Covid-19 has dramatically changed the education landscape across the globe
In an exclusive interview with India Global Business, Mayank Kumar, Co-founder & MD, upGrad shares his thoughts on digitalisation in the Indian educational sector, the recent National Education Policy and the various collaborations being undertaken by upGrad.
In 2015 when you set up upGrad, the Indian market wasn’t as digitally inclined as it is today? What were some of the factors that inspired you to set up upGrad then?
Back in 2015, India wasn’t equipped enough to accept digitalisation, and had triggered issues like accessibility and affordability of education across the country. Our K-12 segment or let’s say the school-going population roughly holds about 300 million people, out of which only 270-280 million students are currently studying, including the rural areas, with a participation rate of about 80 per cent in schools. As we move towards higher education, the overall participation ratio, which is also called as Gross Enrolment Ratio (GER) takes a steep cut and can be roughly estimated to be around 25-30 per cent. It also means that for every individual, there are three individuals who have not gone or enrolled for higher education in India. Therefore, we noticed that the lack of access was the primary challenge that India faced, thereby contributing to larger macroeconomic issues in the country. Online learning programs, therefore, came to aid such critical situations.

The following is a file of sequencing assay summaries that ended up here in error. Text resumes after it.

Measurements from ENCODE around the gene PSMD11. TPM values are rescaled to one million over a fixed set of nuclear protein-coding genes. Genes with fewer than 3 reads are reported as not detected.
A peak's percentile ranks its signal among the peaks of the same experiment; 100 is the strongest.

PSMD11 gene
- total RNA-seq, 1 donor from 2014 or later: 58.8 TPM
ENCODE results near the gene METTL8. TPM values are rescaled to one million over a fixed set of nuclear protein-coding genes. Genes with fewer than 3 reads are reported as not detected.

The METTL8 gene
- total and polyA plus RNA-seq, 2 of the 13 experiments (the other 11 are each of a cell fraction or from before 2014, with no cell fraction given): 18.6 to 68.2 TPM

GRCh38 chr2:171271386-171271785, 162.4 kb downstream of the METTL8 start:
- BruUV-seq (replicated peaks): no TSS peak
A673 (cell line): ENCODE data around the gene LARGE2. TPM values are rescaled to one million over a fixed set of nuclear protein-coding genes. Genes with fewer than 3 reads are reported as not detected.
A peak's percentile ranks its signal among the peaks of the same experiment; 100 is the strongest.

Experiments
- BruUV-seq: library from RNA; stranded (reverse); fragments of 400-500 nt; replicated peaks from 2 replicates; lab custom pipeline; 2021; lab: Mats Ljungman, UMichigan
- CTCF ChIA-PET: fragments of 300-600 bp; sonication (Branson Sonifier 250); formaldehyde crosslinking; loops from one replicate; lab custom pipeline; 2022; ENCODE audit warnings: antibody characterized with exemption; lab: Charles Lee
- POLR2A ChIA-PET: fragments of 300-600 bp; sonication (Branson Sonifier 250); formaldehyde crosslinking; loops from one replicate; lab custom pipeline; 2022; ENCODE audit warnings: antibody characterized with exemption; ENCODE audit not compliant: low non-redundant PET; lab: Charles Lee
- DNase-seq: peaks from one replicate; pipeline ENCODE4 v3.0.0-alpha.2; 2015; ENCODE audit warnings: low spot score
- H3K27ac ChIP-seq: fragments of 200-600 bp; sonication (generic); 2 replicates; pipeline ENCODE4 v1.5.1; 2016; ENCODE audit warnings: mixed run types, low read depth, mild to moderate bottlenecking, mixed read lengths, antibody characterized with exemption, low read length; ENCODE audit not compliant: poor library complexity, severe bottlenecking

Secondly, the problem of affordability, where students and working professionals were required to travel to other locations which could be significantly expensive and have to bear the accommodation cost along with other miscellaneous expenses. These challenges were also eliminated with the online learning model. Therefore, upGrad was born with a conviction to bridge the gap between working professionals and rapidly evolving industry requirements. We started our journey with entrepreneurship programs in 2015 and expanded our portfolio to now offering online programs across the areas of Tech, Management, Data, and Law. We have onboarded 32,000 paid learners so far, and in a price-sensitive country like India, we are in a position to command at an ARPU of INR 2.5 Lakh, which is highest across the Indian online education space. We have made an investment in the tune of INR 100 crores, to build our learning platform and make world-class higher education convenient, without even having our learners to step out of their comfort.